GAO rips BLM for sidestepping NEPA on oil and gas leases

The Energy Policy Act of 2005 rather famously – or infamously, depending on your point of view – allowed for a Safe Drinking Water Act exemption for the Haliburton-perfected process of hydraulic fracturing in of natural gas wells.

But, according to a Government Accountability Office (GAO) report issued today, the act also sought to pick up the pace of natural gas exploration and production by allowing the U.S. Bureau of Land Management (BLM) to use “categorical exclusions” when issuing oil and gas drilling permits.

The report found that from 2006 to 2008 the BLM signed off on more than 22,000 new oil and gas drilling permits in 20 states, mostly in the mountain west. Of those, Section 390 categorical exclusions granted as part of the Energy Policy Act of 2005 were used to approve more than 6,100 permit applications, or about 28 percent.

In 85 percent of the field offices sampled, the GAO found that BLM officials failed to follow guidance and provide adequate justification for using categorical exclusions, which allow for drilling permits outside of the National Environmental Policy Act (NEPA) process in order to speed up production.

“A lack of clear guidance and oversight contributed to the violations and noncompliance,” the GAO report summary reads. “While many of these are technical in nature, others are more significant and may have thwarted NEPA’s twin aims of ensuring that BLM and the public are fully informed of the environmental consequences of BLM’s actions.”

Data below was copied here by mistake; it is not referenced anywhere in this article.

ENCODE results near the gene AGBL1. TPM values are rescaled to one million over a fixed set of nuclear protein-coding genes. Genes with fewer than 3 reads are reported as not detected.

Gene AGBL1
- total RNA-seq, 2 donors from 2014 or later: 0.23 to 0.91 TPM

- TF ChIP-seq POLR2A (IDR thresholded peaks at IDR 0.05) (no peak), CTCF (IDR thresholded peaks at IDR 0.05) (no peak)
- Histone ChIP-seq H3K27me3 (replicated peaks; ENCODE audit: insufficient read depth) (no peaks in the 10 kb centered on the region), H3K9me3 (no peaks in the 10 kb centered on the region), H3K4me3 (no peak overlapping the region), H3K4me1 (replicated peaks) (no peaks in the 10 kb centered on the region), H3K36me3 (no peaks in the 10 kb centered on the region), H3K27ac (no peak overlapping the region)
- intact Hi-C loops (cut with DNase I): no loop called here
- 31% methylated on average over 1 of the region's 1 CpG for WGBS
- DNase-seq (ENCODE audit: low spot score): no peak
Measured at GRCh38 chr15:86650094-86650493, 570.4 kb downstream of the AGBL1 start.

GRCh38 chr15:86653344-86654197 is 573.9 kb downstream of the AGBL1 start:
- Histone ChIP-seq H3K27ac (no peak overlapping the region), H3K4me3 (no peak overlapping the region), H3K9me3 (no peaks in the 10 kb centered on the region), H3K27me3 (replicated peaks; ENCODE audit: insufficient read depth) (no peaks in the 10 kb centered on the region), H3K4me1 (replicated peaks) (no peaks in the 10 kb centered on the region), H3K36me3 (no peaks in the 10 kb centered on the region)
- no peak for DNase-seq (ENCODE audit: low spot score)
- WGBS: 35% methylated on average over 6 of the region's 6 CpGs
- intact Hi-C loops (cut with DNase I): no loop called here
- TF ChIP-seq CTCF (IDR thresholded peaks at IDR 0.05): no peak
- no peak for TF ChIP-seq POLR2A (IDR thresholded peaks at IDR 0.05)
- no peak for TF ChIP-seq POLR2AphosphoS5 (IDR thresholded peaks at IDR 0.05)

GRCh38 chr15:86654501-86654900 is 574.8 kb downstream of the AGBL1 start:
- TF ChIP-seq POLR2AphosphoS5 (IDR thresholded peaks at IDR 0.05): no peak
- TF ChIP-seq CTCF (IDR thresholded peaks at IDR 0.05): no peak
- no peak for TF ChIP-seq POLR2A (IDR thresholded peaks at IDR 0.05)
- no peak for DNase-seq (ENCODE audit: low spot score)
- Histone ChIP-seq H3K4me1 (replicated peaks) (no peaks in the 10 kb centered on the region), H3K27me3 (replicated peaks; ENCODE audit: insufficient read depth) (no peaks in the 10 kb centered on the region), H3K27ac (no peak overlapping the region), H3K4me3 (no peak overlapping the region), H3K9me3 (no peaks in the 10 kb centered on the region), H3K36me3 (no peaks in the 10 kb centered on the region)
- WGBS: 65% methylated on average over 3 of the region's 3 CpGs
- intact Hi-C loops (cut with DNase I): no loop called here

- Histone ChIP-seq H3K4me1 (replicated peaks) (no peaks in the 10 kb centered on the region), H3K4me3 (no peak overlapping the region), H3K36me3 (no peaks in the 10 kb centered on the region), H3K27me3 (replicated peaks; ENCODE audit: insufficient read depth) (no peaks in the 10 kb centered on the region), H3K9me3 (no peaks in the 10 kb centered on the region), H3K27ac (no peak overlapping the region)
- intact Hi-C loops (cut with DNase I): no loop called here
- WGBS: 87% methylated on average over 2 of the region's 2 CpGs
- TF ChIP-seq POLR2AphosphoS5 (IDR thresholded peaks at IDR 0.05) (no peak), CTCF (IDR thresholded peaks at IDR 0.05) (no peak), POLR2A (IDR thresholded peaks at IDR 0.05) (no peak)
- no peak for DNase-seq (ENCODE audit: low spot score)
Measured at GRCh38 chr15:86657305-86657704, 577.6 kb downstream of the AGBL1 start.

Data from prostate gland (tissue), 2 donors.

Locally, the GAO found that the Glenwood Springs office of the BLM used categorical exclusions to approve new wells on sites where no drilling had yet occurred, but Section 390 says exclusions can only to be used to facilitate faster drilling on existing sites.

The GAO report concludes Congress may want to address the issue of categorical exclusions, which is exactly what it’s doing with U.S. Rep. Nick Rahall’s energy bill (H.R. 3534) currently being debated in the House Energy and Natural Resources Committee, which the West Virginia Democrat chairs.

That bill would also create a new agency called the Office of Federal Energy and Minerals Leasing to oversee onshore and offshore lease sales and hopefully clean up the sex and drugs scandals that racked the Minerals Management Service last year.

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About the Author

David O. Williams

David O. Williams is an award-winning reporter who has covered energy,
environmental and political issues for the Colorado Independent since
2008, delivering impact journalism on a wide range of topics. A former
editor for the Vail Daily and Vail Trail, Williams’ work also has
appeared in numerous publications since 1988, including the New York
Times, Chicago Tribune and Denver Post. He appears periodically as a
guest on Rocky Mountain PBS and David Sirota’s show on 760 AM in
Denver. Williams is the founder, part owner and editor of Real Vail
and Real Aspen.

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